2. Compassionate Release: Many states have laws in place which allow for “compassionate release” of elderly or terminally ill people who are incarcerated. Corrections officials have testified that while many of these individuals pose no threat to public safety, their care imposes huge costs on the Department. Other states have shown that by implementing a process for review of these sentences, and granting compassionate release to those who do not pose a threat to public safety can provide a substantial savings to the state that is direct and immediate. This would free up those resources to help better supervise people who remain incarcerated. While Mississippi technically has a compassionate release law on the books, it does not work in practice. Aligning Mississippi’s policy for compassionate release with those of other states would be an immediate way to help free up funding to better serve the Department’s primary mission of public safety.
  3. Administrative Measures: With the departure of the current Commissioner and the upcoming inauguration of a new Governor, the state’s leadership has an opportunity to select a bold new leader for the Department of Corrections who is dedicated to reducing the prison population and stabilizing our prison system. Running a prison system as large as ours is no easy task, but by prioritizing safe reductions in the population, implementing evidence-based programming that reduces violence, and borrowing from best practices developed in other states, the Department can make further strides to fulfill its mission of public safety and rehabilitation.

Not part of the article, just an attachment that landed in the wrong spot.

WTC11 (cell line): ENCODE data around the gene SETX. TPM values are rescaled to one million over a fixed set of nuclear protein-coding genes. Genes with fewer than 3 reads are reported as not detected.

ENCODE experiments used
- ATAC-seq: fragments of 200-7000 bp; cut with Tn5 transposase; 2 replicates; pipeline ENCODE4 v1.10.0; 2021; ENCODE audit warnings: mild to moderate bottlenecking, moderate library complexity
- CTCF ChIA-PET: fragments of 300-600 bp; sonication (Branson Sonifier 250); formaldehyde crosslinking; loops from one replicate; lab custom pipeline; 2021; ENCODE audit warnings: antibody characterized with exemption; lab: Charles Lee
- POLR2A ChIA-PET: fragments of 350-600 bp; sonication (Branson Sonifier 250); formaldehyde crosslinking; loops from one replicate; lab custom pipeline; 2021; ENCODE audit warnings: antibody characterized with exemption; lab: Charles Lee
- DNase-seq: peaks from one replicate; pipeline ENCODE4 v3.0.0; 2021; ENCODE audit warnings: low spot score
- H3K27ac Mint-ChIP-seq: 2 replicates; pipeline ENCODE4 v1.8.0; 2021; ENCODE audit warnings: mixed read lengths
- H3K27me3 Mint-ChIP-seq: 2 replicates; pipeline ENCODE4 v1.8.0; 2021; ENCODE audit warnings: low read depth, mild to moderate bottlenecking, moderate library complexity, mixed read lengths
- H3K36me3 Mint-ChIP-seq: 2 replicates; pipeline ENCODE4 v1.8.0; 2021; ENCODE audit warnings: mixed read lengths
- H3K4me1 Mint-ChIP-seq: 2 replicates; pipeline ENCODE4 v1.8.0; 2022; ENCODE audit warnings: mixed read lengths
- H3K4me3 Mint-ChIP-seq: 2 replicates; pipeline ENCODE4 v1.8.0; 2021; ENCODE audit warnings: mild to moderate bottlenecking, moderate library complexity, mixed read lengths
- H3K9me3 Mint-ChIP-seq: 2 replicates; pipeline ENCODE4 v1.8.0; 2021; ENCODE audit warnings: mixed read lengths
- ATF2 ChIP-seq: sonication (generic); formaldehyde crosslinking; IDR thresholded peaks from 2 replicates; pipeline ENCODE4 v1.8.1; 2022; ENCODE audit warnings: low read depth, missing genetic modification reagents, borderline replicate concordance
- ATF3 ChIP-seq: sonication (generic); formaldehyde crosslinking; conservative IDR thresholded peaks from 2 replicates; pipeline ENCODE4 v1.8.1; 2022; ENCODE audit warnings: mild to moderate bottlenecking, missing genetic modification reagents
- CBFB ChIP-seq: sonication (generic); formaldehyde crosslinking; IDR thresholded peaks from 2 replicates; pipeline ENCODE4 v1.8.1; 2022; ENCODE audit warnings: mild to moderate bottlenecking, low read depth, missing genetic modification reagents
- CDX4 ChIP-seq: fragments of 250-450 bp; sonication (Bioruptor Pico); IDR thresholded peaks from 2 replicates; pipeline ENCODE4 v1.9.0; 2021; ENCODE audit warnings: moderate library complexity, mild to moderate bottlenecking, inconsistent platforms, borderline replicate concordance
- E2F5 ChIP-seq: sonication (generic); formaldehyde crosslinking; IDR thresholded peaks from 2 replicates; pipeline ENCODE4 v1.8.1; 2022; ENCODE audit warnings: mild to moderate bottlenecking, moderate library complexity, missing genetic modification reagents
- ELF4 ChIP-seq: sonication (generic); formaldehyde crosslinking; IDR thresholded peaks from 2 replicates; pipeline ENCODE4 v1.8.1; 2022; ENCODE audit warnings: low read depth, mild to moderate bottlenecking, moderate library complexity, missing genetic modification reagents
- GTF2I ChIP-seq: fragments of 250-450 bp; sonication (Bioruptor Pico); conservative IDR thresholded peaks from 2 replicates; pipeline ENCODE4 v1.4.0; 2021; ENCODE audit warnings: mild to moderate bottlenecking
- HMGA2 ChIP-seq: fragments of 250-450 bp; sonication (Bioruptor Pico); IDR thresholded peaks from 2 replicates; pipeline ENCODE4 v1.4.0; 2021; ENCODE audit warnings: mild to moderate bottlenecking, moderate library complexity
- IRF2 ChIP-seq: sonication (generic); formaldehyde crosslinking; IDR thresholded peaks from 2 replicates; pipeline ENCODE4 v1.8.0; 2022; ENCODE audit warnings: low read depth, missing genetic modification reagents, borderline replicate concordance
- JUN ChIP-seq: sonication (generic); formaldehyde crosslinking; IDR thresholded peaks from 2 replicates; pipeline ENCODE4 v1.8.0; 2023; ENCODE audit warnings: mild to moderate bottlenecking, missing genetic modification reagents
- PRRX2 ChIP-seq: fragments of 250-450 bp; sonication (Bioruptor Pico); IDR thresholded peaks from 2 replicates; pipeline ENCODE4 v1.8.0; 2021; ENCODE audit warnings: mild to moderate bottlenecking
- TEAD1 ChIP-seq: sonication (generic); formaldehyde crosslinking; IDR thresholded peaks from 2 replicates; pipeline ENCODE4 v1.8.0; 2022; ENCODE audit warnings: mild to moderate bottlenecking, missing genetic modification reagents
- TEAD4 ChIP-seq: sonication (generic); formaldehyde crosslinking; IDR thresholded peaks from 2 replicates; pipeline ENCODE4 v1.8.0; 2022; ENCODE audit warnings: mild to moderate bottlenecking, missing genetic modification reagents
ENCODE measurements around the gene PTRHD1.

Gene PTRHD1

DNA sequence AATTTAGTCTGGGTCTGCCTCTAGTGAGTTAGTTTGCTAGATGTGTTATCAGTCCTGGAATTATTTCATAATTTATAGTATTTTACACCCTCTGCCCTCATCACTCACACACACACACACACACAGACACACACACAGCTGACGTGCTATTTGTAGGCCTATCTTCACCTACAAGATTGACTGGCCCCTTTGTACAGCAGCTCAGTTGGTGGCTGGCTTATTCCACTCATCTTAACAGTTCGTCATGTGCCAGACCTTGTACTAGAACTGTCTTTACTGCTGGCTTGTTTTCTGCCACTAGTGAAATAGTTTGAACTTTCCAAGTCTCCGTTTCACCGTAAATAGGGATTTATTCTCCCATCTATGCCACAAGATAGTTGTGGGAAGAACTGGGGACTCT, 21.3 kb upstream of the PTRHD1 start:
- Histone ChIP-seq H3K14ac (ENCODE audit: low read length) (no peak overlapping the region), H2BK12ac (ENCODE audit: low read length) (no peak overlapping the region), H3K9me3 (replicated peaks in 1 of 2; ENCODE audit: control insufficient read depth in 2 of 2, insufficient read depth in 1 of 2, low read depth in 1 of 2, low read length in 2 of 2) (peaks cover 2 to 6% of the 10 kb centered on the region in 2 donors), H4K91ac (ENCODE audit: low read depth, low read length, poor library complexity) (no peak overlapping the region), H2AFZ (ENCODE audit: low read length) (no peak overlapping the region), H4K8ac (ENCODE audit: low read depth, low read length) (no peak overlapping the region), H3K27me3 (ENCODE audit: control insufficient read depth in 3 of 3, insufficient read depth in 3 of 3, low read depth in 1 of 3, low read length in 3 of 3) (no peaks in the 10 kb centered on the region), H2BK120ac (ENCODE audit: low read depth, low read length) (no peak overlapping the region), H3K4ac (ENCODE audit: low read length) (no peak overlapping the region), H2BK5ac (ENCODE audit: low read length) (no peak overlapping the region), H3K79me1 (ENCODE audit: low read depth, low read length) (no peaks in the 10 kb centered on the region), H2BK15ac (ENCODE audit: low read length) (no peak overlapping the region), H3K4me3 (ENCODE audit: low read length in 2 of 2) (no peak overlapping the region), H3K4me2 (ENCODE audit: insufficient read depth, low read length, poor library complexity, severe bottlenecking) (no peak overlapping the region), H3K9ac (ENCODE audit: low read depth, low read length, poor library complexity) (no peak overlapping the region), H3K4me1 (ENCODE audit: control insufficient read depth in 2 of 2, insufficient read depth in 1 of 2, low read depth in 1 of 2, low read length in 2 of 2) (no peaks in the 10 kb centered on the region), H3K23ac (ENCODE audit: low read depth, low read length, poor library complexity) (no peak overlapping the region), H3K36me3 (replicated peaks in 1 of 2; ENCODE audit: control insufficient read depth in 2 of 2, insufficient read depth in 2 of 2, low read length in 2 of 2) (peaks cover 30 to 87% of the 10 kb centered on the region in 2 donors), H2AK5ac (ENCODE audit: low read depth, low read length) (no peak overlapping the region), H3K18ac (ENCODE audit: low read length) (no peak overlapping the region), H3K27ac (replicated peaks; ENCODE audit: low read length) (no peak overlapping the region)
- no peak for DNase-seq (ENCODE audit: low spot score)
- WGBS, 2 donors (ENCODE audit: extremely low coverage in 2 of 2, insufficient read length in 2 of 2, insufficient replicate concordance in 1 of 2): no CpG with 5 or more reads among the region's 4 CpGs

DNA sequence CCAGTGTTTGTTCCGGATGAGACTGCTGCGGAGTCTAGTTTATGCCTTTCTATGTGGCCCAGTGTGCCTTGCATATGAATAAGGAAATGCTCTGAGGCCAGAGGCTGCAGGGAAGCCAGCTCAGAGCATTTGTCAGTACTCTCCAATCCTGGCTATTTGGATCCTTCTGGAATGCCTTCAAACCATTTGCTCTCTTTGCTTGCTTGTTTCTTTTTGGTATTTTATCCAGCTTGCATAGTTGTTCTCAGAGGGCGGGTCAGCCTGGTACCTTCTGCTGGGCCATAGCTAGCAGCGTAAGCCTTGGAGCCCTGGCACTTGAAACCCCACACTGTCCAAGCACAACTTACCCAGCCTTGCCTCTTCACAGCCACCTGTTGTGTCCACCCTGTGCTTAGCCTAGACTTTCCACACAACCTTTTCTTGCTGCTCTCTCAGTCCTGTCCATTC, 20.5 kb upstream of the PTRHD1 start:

4. Success on Reentry: Nearly half of people who went to Mississippi prisons in 2019 were serving a parole or probation sentence. There’s a big opportunity to improve this metric by encouraging success when people leave our prison system. Currently, there are hundreds of legal restrictions placed on people leaving prison, many of which make it more difficult to find a job, maintain that job, or seek a better-paying job. Too often, people who can’t find work fall behind on their fee payments or end up re-incarcerated for a technical violation like being late for a meeting. These kinds of sanctions do not help improve public safety and exacerbate the burden on the state’s correctional system.
  5. Reinvestment: Mississippi has enacted some limited criminal justice reforms over the past several years and generated nearly $40 million in savings from averted spending on prison growth. Reinvesting just a portion of those savings in evidence-based diversion programs like drug courts, mental health courts, and treatment for substance abuse issues would yield even more savings in long-term prison costs and help further right-size the state’s prison population to a manageable level.

Mississippi cannot afford to wait to address these issues. The situation in Mississippi’s prison system has reached a crisis level. Neighboring Alabama faced similar issues which resulted in a federal investigation. They’re now being forced to spend millions more to build new prisons. Without further action by Mississippi policymakers, we could be facing the same situation here. Thankfully, there are evidence-based solutions to help address these issues and improve public safety while ensuring that state tax dollars are well-spent.